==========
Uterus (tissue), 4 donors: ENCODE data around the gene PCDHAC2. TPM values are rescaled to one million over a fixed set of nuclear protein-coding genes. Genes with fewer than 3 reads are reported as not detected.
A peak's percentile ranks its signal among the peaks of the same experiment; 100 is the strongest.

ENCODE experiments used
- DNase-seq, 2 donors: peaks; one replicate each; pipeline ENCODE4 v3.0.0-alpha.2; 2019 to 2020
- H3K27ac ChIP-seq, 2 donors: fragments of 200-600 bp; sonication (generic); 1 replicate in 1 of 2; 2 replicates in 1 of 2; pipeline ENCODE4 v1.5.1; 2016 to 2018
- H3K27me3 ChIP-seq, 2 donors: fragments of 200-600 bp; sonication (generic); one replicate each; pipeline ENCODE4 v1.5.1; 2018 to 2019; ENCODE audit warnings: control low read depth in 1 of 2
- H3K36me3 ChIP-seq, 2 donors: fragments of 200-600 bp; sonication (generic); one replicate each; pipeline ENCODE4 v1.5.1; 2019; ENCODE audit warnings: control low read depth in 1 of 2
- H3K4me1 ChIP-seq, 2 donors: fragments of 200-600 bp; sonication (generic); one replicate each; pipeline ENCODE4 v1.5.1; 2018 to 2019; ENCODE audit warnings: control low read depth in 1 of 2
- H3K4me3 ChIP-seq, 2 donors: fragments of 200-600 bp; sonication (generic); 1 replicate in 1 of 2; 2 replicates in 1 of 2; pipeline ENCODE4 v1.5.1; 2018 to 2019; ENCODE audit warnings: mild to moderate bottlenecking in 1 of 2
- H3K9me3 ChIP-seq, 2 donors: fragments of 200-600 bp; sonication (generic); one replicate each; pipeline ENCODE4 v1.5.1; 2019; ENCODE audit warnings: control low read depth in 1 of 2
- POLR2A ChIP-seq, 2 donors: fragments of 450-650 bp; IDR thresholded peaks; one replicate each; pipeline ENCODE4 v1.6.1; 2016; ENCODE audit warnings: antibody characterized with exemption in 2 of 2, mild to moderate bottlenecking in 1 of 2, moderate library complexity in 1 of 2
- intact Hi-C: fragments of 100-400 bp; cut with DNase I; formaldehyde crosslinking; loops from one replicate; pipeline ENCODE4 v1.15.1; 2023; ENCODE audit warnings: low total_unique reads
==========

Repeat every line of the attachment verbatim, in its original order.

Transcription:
Uterus (tissue), 4 donors: ENCODE data around the gene PCDHAC2. TPM values are rescaled to one million over a fixed set of nuclear protein-coding genes. Genes with fewer than 3 reads are reported as not detected.
A peak's percentile ranks its signal among the peaks of the same experiment; 100 is the strongest.

ENCODE experiments used
- DNase-seq, 2 donors: peaks; one replicate each; pipeline ENCODE4 v3.0.0-alpha.2; 2019 to 2020
- H3K27ac ChIP-seq, 2 donors: fragments of 200-600 bp; sonication (generic); 1 replicate in 1 of 2; 2 replicates in 1 of 2; pipeline ENCODE4 v1.5.1; 2016 to 2018
- H3K27me3 ChIP-seq, 2 donors: fragments of 200-600 bp; sonication (generic); one replicate each; pipeline ENCODE4 v1.5.1; 2018 to 2019; ENCODE audit warnings: control low read depth in 1 of 2
- H3K36me3 ChIP-seq, 2 donors: fragments of 200-600 bp; sonication (generic); one replicate each; pipeline ENCODE4 v1.5.1; 2019; ENCODE audit warnings: control low read depth in 1 of 2
- H3K4me1 ChIP-seq, 2 donors: fragments of 200-600 bp; sonication (generic); one replicate each; pipeline ENCODE4 v1.5.1; 2018 to 2019; ENCODE audit warnings: control low read depth in 1 of 2
- H3K4me3 ChIP-seq, 2 donors: fragments of 200-600 bp; sonication (generic); 1 replicate in 1 of 2; 2 replicates in 1 of 2; pipeline ENCODE4 v1.5.1; 2018 to 2019; ENCODE audit warnings: mild to moderate bottlenecking in 1 of 2
- H3K9me3 ChIP-seq, 2 donors: fragments of 200-600 bp; sonication (generic); one replicate each; pipeline ENCODE4 v1.5.1; 2019; ENCODE audit warnings: control low read depth in 1 of 2
- POLR2A ChIP-seq, 2 donors: fragments of 450-650 bp; IDR thresholded peaks; one replicate each; pipeline ENCODE4 v1.6.1; 2016; ENCODE audit warnings: antibody characterized with exemption in 2 of 2, mild to moderate bottlenecking in 1 of 2, moderate library complexity in 1 of 2
- intact Hi-C: fragments of 100-400 bp; cut with DNase I; formaldehyde crosslinking; loops from one replicate; pipeline ENCODE4 v1.15.1; 2023; ENCODE audit warnings: low total_unique reads